You'll always have some company during combat, although they never actually offer any assistance. The young Liuer and another companion take a backseat as soon as an enemy shows its face by literally screaming at the tops of their lungs, just to make sure you've noticed it. It's incredibly off-putting and annoying, to the point where they almost feel like different characters to the ones featured in cutscenes. To go from charming to frustrating in the space of a few minutes is quite the feat, but Liuer and friends manage to achieve it.
Fighting makes up the majority of the experience, but the linear levels do give way to some hoarding and collecting. Numerous materials and plants are strewn about the place, and it’s these that are used to purchase healing items and consumable amulets that deal big damage. Meanwhile, the red orbs you collect from fallen enemies can be used to upgrade your range of magical abilities, while hidden Earth Gods are traded in for enhancements to your health, mana bar, and the effectiveness of combos.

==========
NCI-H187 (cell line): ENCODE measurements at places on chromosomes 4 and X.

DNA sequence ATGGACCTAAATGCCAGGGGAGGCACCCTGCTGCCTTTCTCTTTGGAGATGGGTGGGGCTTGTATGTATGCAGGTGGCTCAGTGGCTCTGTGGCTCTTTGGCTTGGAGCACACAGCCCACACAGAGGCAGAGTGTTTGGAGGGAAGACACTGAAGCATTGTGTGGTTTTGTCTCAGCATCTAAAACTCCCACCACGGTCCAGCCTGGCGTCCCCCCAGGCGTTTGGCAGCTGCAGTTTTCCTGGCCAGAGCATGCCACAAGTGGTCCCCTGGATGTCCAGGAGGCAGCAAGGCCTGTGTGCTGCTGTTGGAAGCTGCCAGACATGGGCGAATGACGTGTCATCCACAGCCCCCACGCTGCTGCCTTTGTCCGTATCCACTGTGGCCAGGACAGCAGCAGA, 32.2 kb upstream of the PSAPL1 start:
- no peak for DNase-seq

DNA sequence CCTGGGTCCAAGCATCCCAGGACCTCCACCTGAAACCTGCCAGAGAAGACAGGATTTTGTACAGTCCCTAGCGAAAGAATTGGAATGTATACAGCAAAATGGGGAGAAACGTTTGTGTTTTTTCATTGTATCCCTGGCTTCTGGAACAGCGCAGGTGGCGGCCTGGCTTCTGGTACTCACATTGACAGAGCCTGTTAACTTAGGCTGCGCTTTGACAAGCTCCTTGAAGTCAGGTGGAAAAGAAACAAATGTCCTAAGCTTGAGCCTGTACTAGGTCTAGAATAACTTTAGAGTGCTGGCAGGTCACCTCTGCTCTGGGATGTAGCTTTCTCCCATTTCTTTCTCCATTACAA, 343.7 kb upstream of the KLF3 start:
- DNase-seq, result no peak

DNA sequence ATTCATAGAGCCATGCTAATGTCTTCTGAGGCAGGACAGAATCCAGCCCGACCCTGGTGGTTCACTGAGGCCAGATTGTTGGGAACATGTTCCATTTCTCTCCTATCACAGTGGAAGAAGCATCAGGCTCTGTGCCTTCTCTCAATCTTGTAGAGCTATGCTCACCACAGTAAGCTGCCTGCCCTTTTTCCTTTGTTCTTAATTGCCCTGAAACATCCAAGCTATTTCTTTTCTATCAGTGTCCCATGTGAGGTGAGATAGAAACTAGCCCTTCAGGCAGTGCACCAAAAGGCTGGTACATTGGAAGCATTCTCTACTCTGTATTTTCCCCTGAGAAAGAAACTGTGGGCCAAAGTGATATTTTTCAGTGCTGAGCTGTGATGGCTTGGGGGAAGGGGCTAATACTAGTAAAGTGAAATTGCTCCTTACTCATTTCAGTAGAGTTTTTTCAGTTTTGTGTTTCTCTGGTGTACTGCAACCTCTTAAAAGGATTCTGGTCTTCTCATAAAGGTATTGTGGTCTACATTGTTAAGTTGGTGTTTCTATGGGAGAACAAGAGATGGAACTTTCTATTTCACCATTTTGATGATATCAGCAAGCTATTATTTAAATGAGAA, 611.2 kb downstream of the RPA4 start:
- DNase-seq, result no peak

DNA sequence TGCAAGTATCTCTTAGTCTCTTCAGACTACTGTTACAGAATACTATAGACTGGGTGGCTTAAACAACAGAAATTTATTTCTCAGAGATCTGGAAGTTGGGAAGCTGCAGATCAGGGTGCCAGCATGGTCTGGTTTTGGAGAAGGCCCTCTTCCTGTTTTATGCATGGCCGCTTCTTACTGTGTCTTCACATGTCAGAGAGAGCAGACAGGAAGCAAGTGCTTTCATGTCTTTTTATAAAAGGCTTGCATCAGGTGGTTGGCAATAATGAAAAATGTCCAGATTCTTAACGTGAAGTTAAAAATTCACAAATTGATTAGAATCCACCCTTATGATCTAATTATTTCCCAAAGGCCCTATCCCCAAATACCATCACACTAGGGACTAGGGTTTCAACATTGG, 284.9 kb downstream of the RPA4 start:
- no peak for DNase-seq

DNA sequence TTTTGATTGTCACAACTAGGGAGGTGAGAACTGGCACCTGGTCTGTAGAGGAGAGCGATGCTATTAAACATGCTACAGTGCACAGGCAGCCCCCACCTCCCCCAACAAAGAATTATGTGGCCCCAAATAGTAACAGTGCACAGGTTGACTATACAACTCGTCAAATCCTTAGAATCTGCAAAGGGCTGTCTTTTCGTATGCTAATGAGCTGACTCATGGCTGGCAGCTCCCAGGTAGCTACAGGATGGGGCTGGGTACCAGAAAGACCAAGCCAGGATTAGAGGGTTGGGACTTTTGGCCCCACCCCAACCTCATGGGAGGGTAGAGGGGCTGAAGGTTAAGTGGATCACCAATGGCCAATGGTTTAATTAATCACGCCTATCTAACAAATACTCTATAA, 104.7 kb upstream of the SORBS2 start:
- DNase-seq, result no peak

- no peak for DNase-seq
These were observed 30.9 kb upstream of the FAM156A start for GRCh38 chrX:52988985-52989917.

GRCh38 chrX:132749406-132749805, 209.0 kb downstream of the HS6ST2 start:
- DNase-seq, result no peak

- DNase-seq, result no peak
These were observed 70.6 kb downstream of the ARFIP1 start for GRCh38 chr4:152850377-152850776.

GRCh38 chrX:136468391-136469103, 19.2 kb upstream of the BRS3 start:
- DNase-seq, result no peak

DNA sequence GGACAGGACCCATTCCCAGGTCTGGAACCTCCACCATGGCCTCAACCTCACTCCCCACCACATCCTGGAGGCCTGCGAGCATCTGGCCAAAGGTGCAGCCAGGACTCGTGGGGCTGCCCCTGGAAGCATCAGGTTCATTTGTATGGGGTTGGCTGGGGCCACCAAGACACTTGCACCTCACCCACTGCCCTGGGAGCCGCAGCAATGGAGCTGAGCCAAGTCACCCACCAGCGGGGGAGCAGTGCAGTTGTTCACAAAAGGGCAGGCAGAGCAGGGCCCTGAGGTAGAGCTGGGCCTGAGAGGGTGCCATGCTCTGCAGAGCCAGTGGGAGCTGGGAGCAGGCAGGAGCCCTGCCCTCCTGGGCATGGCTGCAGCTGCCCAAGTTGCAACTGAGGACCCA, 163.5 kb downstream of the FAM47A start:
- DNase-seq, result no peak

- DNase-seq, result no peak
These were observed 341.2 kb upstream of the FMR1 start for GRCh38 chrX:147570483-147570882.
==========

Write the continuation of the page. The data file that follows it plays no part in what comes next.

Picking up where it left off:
The two elements of combat and collecting work well for the most part, but it starts to fall apart as you make your way through the game’s final level. It ditches the general loop of the title for what is essentially a boss rush made up of the encounters you’ve already beaten. In putting a real strain on your healing resources, it quickly turns into a tedious slog that threatens to put a sour taste in your mouth upon the game’s conclusion. The boss fights are exactly the same and aren’t in the least bit enjoyable the second time around.